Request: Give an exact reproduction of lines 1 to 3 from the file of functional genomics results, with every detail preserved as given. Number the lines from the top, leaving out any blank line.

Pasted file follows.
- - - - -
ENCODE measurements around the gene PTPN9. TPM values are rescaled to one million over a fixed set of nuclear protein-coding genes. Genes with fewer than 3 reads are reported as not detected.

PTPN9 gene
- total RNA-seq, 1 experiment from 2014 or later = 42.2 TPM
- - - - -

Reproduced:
ENCODE measurements around the gene PTPN9. TPM values are rescaled to one million over a fixed set of nuclear protein-coding genes. Genes with fewer than 3 reads are reported as not detected.

PTPN9 gene
- total RNA-seq, 1 experiment from 2014 or later = 42.2 TPM